Rated PG-13

Independent cinema has a long but not particularly interesting tradition as celluloid therapy, where young filmmakers work out their demons by giving us a dramatic, romanticized version of their own lives. Gosh, we feel happy for them. The press notes for this comedy-drama about a not-as-jaded-as-he-seems high-school graduate in 1994 Manhattan have writer-director Jonathan Levine talking about his similarities to the movie's hero. He didn't have to tell us—you could see it in a Manhattan minute without reading the notes.

Earnest but insufferable, The Wackness is like some movie version of a New York magazine article about city teenagers. Only child Luke Shapiro (Nickelodeon star Josh Peck, growing up against type) lives with his parents in an Upper East Side apartment—though it's clear from the decor, floor plan and circumstances that it's not Park Avenue East Side but rent-stabilized high-rise East Side. Mom (Talia Balsam, Martin's daughter) and Dad (David Wohl) do well enough (till later in the film) that Josh attends what appears to be a private parochial school. Josh himself earns spending money by pushing around a dilapidated Italian ices cart from which he dispenses pot. It's one of the movie's failings that it makes a big deal of being set during what the characters keep calling the repressive Rudolph Giuliani mayorship, when sidewalk food vendors and squeegee men alike got the squeeze, and yet not a single cop ever notices the atypically non-immigrant ices vendor who doesn't have a prominently displayed license. And not once does a kid come up and ask for an ice. What New York City does this take place in?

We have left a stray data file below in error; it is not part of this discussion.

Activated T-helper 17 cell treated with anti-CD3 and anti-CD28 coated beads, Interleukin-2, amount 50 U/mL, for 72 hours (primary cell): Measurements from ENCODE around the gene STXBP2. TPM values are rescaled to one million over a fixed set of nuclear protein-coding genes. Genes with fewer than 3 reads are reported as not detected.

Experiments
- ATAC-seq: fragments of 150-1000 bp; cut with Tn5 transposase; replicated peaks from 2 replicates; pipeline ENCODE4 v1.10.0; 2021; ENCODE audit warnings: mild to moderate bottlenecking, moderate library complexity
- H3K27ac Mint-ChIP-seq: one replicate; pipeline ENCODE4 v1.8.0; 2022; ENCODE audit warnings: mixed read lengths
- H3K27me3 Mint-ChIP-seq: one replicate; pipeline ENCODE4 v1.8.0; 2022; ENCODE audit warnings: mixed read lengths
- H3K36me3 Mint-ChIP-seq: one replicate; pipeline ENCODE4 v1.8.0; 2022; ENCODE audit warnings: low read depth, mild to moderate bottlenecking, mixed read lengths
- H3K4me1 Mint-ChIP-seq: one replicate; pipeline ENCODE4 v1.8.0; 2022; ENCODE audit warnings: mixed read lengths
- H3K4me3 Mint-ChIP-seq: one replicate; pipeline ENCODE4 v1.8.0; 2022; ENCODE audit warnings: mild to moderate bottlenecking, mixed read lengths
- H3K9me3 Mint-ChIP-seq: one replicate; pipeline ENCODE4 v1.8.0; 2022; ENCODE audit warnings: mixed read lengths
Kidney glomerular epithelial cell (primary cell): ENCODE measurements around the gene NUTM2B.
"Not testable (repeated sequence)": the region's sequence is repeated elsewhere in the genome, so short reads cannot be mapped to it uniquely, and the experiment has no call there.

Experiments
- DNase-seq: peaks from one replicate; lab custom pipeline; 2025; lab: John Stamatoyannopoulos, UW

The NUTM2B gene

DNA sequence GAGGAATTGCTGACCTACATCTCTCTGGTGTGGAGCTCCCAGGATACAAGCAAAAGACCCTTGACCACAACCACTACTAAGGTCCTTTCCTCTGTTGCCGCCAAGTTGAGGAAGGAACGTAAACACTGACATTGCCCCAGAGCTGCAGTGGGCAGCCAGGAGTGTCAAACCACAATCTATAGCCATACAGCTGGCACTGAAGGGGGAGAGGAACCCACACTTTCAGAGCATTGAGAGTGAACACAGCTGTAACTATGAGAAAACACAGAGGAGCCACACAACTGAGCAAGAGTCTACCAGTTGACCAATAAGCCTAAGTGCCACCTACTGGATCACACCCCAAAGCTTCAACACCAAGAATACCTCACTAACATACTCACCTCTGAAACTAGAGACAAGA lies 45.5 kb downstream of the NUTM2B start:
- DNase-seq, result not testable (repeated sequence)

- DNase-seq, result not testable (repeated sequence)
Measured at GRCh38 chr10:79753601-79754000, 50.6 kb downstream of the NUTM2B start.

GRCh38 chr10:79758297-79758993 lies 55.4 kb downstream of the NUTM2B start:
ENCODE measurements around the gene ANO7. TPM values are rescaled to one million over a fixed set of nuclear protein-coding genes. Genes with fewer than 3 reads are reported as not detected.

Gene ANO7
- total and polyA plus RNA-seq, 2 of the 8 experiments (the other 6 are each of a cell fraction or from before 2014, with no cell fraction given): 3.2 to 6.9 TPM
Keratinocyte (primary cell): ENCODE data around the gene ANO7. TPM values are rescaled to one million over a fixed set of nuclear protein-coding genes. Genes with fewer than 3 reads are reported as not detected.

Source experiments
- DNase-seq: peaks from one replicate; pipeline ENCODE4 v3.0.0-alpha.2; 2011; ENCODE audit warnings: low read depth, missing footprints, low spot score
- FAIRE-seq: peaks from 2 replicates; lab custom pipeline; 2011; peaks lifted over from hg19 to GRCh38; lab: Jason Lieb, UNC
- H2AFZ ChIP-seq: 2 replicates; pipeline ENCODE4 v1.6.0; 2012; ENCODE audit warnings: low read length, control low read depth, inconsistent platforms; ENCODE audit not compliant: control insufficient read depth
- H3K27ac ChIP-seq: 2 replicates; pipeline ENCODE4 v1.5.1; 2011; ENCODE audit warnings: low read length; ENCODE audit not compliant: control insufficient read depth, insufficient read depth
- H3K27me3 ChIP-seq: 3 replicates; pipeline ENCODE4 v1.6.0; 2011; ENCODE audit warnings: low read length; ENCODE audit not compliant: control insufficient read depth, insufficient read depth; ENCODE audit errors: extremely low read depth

Luke, who seems cool and collected enough, is nonetheless an outsider; rich kids buy their weed from him—sometimes pleading poverty and stiffing him—but don't invite him to their parties. This doesn't keep him from eyeing one particular rich kid, Stephanie (a terrifically natural Olivia Thirlby, acres away from her equally sharp role as Ellen Page's best friend in Juno). Thing is, she's the stepdaughter of the pothead psychiatrist Luke sees in exchange for product.

Said psychiatrist, Dr. Jeffrey Squires, is played by Ben Kinsgley doing a Harvey Keitel impression, and the result is neither pretty nor convincing. Yes, yes, Kingsley is a respected, knighted actor who won an Oscar 26 years ago and was great as a sadistic gangster in Sexy Beast. But, y'know, he was also the bad guy in both Thunderbirds and Uwe Boll's BloodRayne, so let's keep things in perspective—which is more than Sir Ben did in creating such an artificial eccentric of a character. And whether it was the character or the actor, Squires exhibits such non-connection with his wife Kristin (Famke Janssen) that the two seem in be operating in separate movies.

So does the script, which at some junctures, such as Dr. Squires' pot-peddling with Luke, seems like an odd-couple relationship story, and at others, like Stephanie giving Luke his initiation in sex, like a coming-of-age story. Theoretically, in the right hands, a film could be both, but that's just asking to lose the focus of the story. Here, there wasn't any focus to begin with.
A longer, 110-minute version won the 2008 Sundance Film Festival Audience Award.